Hence the Catholic masses regard the Catholic (?) Home Rule leaders with ill-concealed distrust, and if the Protestant working men would only throw off their senseless distrust of their Catholic fellows, realize that class interests are stronger in political warfare than religious bias, and so realizing, unite with their Catholic fellow-workers of the rest of Ireland on the basis of those class interests, they would find the latter not only willing, but madly anxious to receive them.
We have been moved to make these comments by reading in the Labour Leader, of London, England, two articles, or rather letters, upon the subject of the attitude of the Labour Party of England towards the Land Question in Ireland. The first was written by Mr. Walker, of Belfast, a Socialist member of the Belfast branch of the Independent Labour Party, and twice Labour candidate for a parliamentary seat in Belfast. Mr. Walker complains that the Labour Party is apparently influenced by the Home Rulers, and voted along with them on the recent Land Bill, which, he says, and truly, tends to make the farming class more conservative and anti-Socialistic. He cites the case of one constituency, in which the Protestant farmers who have hitherto been Liberal, for the first time voted Conservative at a recent election. He then goes on to say some very severe things about the Home Rule crowd in Parliament. The second letter was from an English labour leader, a Mr. Clynes, and he, of course, tells Mr. Walker that there was no use to talk in Parliament about Land Nationalisation, because a bill on such lines would not pass at present. He thus lays down the axiom that a parliamentary minority must not talk about a measure in Parliament unless it has an immediate chance to pass; quite a new conception of Parliamentary activity! He then goes on to chide Mr. Walker for saying hard things about the Home Rulers – those dear friends of Labour – and in general is serenely indifferent to the Belfast man’s protest. It is an old story. Some years ago, when editing the Workers’ Republic in Dublin, we also protested against the fulsome praise of Home Rule leaders by English Socialists at a time when these same capitalist gentry were bitterly antagonizing the Labour candidates of the Irish trade unions in the Local Government elections of 1899. We, under direction of the Irish Socialist Republican Party, drew up a statement of the case, containing specific citations of the anti-Labour record in Ireland of the Irish capitalist politicians, and we informed our English comrades that their senseless praise of the Home Rule Party in England was being used in Ireland against the Labour candidates who were opposing capitalist Home Rulers. But the leaders of the Independent Labour Party in England paid no attention to our protests, and went joyously on supplying ammunition to our enemies, although a paper so far away as Vorwaerts, of Berlin, Germany, the organ of the German Social Democratic Party, quoted our manifesto and expressly approved of our position.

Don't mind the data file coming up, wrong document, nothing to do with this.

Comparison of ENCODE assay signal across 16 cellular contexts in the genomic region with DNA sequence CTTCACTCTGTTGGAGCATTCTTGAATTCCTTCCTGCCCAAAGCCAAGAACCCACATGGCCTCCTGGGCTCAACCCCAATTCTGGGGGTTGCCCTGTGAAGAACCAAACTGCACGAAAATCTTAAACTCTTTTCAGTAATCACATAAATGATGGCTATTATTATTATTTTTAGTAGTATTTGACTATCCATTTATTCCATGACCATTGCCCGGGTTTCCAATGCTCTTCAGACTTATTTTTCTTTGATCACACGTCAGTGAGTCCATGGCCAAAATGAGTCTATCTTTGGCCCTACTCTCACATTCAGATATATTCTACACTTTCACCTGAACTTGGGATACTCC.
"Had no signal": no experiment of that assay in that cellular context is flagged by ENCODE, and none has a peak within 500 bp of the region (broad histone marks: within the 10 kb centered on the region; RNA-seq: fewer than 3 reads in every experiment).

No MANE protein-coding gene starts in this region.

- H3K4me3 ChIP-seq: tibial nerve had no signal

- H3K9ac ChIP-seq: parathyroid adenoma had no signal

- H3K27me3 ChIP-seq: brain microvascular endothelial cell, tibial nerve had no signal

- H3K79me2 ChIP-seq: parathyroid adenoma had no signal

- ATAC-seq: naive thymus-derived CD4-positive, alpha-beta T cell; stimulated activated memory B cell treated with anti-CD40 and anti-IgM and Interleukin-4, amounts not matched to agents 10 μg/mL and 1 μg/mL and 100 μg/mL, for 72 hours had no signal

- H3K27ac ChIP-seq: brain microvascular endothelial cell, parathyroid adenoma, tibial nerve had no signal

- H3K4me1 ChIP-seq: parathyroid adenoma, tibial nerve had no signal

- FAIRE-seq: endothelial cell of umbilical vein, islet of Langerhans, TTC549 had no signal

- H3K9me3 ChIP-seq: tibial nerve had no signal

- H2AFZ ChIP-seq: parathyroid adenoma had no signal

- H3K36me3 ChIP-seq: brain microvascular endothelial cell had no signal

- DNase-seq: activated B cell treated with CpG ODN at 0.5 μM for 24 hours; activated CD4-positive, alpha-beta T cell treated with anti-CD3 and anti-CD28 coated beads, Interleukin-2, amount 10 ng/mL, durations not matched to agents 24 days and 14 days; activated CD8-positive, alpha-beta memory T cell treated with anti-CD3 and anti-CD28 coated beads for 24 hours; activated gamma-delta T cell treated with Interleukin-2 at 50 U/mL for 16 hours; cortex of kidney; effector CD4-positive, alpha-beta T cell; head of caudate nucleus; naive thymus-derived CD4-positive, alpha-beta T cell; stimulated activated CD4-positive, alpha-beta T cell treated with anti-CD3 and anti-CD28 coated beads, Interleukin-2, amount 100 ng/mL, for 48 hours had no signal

Now it is the turn of the Belfast men! We hope that our Dublin comrades will send them a copy of that earlier manifesto, and that they will learn the lesson of both incidents and join where they belong – in a militant Irish movement of Labour.